In a tense hearing on Tuesday, members of the Senate questioned Department of Homeland Security officials about the detention of immigrant families. During the exchanges, the officials repeatedly asserted that they were unaware of any negative psychological effects detention could have on children.
The pattern of the officials' answers, first noted by ThinkProgress, stands in stark contrast to the mountain of recent warnings from experts and public-health officials about the dramatic short- and long-term psychological damage detention and family separation can have on children.
According to ThinkProgress, two high-ranking Trump officials—Matthew Albence of Immigration and Customs Enforcement and Robert Perez of Customs and Border Protection—both stated that they had not seen statements released from experts in their own umbrella department, the DHS. As the New York Times reported in July, a letter from two expert physicians at the DHS disclosed that extensive investigations carried out under both the Obama and Trump administrations "frequently revealed serious compliance issues resulting in harm to children."
When asked questions about the physicians' letter, which warned that family detention "poses a high risk of harm to children and their families," both Albance and Perez admitted they had not read the missive.
The psychological damage the United States' immigration enforcement system can cause children became hyper-visible this year after multiple videos of immigrant children reuniting with their parents went viral. Children in the videos appear vacant, remote, and traumatized—in some instances, they seem unable to recognize their parents. "What happened to my son?" a mother asks, terrified, in one video, as her child crawls away from her.
In August, Pacific Standard interviewed Karen Johnson, senior director of trauma-informed services at the National Council for Behavioral Health, about the consequences of family separation. As Kathy Valeii reported:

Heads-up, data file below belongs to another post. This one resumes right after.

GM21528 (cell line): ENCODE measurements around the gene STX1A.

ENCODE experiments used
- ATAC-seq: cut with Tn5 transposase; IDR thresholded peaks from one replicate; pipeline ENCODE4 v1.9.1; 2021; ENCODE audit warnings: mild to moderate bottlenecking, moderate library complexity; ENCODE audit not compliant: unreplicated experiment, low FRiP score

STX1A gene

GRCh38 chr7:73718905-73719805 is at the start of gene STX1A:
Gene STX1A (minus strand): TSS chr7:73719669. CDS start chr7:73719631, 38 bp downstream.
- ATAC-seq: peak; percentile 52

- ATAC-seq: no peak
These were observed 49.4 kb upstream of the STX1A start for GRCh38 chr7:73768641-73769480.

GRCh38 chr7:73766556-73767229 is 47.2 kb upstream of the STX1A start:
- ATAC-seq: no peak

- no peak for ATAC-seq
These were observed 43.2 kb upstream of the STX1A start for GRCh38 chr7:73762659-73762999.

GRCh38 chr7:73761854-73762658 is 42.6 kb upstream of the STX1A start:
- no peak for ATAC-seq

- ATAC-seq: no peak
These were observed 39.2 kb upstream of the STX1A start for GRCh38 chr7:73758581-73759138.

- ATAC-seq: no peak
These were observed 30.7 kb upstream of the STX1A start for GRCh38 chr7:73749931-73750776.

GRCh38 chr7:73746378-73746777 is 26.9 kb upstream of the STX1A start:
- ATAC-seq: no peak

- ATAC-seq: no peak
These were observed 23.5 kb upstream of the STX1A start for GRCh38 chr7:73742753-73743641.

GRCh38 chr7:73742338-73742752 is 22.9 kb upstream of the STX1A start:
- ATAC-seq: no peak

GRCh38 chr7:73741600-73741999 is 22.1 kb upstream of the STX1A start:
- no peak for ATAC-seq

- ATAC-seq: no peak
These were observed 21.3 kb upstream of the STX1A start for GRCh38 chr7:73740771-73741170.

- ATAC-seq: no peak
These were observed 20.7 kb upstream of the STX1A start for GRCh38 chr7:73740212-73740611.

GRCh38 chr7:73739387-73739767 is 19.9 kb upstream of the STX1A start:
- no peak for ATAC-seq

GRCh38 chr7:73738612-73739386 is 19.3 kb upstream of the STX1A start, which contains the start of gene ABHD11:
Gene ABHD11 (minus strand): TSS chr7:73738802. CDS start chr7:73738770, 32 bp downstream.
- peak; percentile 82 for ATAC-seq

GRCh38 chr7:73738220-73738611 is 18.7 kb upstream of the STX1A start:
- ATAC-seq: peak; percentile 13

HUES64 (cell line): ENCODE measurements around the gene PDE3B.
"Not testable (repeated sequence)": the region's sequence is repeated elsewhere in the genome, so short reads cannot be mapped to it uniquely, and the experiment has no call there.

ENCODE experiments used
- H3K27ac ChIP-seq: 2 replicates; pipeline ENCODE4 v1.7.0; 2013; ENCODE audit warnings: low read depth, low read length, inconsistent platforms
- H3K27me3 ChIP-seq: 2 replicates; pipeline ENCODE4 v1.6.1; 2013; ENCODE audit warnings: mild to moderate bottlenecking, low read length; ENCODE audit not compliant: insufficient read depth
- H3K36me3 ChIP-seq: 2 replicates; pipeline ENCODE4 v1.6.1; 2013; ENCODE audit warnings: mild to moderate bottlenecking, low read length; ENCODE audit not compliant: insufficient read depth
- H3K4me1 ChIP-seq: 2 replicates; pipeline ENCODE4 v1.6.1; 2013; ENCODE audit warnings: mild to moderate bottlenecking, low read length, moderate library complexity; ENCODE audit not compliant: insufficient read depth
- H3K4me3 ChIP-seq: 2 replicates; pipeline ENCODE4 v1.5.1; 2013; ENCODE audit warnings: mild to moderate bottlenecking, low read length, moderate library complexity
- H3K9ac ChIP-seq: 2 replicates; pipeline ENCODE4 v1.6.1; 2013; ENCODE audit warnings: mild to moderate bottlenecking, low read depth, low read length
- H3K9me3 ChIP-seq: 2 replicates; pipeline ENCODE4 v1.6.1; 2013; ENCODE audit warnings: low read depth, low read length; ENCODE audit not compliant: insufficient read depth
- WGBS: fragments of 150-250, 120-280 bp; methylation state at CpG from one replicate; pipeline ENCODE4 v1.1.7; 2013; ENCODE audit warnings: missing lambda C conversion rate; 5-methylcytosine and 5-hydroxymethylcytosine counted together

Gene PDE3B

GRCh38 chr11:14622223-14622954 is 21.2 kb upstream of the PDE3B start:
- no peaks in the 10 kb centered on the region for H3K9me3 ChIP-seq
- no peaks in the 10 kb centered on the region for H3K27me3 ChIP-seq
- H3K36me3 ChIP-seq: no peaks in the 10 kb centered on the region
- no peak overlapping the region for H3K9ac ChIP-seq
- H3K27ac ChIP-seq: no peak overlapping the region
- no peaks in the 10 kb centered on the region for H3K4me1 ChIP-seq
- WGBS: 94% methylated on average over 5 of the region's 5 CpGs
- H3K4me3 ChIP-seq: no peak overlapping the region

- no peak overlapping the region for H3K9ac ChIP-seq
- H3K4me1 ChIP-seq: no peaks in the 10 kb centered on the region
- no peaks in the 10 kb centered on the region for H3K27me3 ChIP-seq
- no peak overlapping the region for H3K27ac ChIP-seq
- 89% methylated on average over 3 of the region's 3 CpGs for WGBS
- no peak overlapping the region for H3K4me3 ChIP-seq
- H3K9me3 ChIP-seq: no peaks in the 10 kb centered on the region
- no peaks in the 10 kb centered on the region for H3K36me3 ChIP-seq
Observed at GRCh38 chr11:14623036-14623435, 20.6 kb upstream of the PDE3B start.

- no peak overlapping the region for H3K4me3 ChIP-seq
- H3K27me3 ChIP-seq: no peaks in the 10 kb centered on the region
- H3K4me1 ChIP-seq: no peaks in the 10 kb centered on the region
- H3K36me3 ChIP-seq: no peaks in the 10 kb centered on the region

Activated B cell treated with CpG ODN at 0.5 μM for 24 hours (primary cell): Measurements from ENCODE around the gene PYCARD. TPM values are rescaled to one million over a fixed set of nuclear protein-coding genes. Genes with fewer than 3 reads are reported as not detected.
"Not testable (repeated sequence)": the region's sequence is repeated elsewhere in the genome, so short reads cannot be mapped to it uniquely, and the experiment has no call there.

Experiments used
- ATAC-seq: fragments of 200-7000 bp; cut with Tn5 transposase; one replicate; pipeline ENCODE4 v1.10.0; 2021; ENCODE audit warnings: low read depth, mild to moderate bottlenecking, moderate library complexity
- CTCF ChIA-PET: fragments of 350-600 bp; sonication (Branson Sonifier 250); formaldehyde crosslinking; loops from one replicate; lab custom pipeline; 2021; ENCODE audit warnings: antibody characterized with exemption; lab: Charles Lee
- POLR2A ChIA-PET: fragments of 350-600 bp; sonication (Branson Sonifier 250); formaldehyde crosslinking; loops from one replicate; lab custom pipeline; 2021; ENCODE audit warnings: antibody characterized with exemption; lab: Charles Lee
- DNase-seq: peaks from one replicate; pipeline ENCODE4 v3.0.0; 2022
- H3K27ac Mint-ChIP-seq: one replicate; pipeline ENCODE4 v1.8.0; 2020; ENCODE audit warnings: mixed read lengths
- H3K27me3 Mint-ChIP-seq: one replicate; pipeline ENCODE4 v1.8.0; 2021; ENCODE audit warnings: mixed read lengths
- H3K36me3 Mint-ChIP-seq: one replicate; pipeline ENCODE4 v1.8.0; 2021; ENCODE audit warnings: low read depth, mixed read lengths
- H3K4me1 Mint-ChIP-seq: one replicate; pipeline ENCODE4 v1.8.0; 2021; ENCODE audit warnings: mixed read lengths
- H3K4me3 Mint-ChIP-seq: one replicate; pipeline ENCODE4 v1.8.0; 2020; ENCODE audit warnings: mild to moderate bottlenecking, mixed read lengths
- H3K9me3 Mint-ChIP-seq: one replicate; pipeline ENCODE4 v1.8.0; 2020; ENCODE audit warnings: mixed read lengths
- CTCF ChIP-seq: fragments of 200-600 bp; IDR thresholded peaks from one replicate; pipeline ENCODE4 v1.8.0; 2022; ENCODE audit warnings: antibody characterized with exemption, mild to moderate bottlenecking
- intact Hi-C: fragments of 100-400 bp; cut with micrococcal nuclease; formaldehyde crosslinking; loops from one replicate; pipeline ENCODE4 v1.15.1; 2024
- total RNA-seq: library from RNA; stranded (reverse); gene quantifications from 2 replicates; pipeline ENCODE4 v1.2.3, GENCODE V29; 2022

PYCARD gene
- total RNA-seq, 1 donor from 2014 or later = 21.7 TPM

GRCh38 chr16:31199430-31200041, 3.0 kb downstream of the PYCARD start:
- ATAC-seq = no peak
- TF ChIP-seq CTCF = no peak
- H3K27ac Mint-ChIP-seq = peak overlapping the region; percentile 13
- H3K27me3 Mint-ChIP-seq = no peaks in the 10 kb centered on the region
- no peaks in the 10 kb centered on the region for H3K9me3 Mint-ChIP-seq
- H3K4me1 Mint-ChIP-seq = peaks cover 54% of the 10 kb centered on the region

Johnson is concerned that children's stress responses are being turned on indefinitely in these scenarios, which directly affects the neural pathways in the brain and the immune system.
"The release of stress hormones, such as cortisol, happens when a child experiences something that is terrifying to them or scary, and the way to buffer that or to help a child move through that or to biologically turn off that hormone is through a nurturing, caring relationship," Johnson says. But in cases where children have gone without interaction with their caregiver, the stress response in a child's system remains on for however long they've been separated. When the stress response does not get shut off, the neurons in the brain change. And those changes can have consequences.
The American Academy of Pediatrics published a host of literature last year that warned that the detention of children, even for a short term, can cause similarly traumatizing amounts of stress. "Studies of detained immigrants have shown that children and parents may suffer negative physical and emotional symptoms from detention," the AAP said in a statement, noting that living in fear for long periods of time can lead to toxic stress, which harms brain development.
When senators asked Perez if he was aware of any of the AAP's literature on the matter, he answered: "I am not, senator. Someone else in the agency may be, but I am not."